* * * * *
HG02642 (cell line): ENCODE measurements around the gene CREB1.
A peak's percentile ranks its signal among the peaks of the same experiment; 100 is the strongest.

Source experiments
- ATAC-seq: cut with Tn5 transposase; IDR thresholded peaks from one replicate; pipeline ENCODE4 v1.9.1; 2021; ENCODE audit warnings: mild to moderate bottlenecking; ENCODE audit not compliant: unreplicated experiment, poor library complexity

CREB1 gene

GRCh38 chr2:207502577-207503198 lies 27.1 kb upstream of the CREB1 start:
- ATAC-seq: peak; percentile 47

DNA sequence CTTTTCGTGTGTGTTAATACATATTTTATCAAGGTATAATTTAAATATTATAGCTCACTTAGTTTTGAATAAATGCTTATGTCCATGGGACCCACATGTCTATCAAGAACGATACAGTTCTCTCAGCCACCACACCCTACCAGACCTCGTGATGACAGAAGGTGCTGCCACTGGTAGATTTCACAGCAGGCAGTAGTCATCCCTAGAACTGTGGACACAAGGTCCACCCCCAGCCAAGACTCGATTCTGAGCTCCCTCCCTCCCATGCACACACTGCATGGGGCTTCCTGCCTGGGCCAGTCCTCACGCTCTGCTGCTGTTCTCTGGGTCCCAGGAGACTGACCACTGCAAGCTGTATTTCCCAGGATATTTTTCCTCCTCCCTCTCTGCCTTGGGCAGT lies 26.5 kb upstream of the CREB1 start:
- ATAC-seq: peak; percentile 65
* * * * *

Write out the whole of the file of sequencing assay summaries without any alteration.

HG02642 (cell line): ENCODE measurements around the gene CREB1.
A peak's percentile ranks its signal among the peaks of the same experiment; 100 is the strongest.

Source experiments
- ATAC-seq: cut with Tn5 transposase; IDR thresholded peaks from one replicate; pipeline ENCODE4 v1.9.1; 2021; ENCODE audit warnings: mild to moderate bottlenecking; ENCODE audit not compliant: unreplicated experiment, poor library complexity

CREB1 gene

GRCh38 chr2:207502577-207503198 lies 27.1 kb upstream of the CREB1 start:
- ATAC-seq: peak; percentile 47

DNA sequence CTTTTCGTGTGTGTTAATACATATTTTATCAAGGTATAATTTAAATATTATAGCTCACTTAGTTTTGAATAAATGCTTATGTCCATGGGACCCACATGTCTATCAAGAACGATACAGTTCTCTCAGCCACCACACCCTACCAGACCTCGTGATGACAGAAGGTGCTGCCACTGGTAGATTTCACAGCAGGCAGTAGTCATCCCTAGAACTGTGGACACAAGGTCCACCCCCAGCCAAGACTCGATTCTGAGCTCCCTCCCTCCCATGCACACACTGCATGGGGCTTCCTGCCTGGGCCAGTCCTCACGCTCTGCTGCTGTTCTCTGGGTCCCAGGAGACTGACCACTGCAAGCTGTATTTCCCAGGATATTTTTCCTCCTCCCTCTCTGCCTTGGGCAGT lies 26.5 kb upstream of the CREB1 start:
- ATAC-seq: peak; percentile 65